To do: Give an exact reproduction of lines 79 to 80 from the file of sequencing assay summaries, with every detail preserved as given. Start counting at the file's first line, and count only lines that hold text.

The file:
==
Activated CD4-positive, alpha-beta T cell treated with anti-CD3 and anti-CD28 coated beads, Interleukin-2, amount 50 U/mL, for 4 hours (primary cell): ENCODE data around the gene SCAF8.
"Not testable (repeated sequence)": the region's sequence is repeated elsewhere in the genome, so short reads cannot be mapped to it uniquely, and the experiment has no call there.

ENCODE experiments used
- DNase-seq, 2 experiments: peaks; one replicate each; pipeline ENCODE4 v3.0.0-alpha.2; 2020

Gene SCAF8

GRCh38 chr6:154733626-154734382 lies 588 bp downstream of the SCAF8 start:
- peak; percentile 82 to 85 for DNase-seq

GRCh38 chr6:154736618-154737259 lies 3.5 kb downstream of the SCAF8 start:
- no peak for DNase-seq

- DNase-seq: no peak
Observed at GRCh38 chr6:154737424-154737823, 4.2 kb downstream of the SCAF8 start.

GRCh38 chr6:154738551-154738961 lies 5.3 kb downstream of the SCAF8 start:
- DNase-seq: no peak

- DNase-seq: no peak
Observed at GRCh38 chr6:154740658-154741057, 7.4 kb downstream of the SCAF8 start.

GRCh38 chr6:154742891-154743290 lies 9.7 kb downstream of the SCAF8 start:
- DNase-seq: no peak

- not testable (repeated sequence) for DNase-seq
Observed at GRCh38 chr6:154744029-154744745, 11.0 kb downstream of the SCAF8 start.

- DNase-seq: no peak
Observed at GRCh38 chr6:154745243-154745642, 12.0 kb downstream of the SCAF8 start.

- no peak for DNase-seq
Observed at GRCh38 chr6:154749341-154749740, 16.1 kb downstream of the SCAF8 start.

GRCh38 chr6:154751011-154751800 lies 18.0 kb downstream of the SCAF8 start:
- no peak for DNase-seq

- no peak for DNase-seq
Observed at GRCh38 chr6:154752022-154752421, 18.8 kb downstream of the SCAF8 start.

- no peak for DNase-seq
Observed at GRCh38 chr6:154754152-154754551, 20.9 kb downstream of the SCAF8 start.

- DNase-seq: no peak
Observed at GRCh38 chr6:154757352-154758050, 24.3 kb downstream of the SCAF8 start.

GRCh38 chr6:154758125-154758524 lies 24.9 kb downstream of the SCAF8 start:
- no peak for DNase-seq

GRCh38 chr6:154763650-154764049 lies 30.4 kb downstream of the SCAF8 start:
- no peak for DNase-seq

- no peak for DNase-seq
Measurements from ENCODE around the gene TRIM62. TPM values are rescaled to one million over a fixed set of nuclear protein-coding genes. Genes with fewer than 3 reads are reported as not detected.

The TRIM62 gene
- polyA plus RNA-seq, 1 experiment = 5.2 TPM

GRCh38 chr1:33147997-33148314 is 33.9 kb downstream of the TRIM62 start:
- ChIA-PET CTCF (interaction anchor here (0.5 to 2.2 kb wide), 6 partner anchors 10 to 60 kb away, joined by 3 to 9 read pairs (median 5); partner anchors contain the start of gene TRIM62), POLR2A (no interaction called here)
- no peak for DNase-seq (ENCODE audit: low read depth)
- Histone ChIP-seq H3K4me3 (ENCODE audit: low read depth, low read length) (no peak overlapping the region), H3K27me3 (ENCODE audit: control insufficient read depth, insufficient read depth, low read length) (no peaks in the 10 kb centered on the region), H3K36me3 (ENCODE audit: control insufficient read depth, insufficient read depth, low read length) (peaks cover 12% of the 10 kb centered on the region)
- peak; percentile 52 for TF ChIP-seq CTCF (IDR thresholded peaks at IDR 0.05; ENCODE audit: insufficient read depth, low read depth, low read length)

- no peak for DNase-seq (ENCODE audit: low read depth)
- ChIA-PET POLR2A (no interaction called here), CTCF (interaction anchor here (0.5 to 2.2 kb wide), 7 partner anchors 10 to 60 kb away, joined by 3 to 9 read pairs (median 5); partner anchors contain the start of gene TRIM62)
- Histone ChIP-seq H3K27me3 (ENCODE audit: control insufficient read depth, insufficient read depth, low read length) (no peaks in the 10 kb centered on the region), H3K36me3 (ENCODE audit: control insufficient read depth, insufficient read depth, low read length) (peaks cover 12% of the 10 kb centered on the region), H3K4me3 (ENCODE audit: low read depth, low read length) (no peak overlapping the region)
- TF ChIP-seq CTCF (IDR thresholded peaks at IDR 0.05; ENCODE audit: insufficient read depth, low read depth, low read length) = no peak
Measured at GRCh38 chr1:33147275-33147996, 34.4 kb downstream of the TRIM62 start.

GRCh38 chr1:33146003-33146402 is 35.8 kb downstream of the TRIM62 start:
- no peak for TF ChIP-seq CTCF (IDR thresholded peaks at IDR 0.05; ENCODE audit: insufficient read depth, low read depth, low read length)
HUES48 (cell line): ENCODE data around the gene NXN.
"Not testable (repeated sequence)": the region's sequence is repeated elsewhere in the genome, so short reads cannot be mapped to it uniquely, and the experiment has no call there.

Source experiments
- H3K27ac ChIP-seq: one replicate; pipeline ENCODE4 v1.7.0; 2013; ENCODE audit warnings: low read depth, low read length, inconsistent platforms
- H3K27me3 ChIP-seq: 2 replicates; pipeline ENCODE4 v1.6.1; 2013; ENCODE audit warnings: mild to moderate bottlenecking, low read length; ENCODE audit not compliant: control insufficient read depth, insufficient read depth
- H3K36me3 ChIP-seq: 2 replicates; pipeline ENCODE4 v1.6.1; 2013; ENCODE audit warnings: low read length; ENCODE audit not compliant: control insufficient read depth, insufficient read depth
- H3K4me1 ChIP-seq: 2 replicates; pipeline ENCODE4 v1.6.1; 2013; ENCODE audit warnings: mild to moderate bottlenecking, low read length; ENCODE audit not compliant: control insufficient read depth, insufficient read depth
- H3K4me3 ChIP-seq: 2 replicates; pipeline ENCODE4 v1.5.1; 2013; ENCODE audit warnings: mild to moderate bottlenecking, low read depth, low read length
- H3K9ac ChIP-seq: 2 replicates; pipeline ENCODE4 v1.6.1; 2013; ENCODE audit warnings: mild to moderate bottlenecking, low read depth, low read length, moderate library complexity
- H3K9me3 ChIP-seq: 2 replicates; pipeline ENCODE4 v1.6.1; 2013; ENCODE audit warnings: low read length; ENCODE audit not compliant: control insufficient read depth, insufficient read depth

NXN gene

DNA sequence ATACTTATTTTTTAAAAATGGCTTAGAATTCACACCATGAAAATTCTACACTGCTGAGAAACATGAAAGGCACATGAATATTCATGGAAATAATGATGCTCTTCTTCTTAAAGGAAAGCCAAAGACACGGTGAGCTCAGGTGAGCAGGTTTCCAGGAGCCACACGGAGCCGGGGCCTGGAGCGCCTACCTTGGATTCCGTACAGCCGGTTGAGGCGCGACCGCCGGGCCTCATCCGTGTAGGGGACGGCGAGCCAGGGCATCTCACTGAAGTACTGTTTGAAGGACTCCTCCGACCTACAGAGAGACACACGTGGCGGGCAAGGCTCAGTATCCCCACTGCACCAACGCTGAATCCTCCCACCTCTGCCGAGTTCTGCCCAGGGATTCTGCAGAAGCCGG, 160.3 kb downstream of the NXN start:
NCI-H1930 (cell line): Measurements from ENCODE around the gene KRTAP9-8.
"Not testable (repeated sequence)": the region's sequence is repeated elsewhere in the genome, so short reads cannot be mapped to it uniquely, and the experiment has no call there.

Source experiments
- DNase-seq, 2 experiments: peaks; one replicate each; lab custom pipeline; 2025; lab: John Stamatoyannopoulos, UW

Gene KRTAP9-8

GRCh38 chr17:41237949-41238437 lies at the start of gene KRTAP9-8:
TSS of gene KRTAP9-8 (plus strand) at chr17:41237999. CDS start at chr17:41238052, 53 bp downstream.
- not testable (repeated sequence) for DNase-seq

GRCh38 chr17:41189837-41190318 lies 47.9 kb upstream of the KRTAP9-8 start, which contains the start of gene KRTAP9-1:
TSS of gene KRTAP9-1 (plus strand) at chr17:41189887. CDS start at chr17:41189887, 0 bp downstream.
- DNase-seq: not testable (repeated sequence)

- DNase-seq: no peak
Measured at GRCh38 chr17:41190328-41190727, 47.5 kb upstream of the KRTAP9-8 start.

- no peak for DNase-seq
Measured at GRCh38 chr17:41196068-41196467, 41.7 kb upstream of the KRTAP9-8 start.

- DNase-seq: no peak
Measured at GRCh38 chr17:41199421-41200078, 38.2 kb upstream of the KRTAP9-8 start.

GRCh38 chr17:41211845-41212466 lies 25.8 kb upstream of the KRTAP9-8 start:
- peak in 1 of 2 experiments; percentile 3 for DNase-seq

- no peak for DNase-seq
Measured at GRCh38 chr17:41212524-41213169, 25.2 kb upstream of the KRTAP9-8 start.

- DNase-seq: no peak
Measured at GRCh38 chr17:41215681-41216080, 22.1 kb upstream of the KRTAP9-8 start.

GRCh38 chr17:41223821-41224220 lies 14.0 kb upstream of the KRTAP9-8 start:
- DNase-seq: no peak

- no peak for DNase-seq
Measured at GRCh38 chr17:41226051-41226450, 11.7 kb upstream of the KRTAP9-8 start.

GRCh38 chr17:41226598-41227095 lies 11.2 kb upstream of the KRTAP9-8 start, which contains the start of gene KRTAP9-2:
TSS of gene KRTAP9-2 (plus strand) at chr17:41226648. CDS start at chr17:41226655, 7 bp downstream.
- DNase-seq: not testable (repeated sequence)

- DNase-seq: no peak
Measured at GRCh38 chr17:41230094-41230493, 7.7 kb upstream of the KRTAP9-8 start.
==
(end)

- DNase-seq: no peak
Measured at GRCh38 chr17:41199421-41200078, 38.2 kb upstream of the KRTAP9-8 start.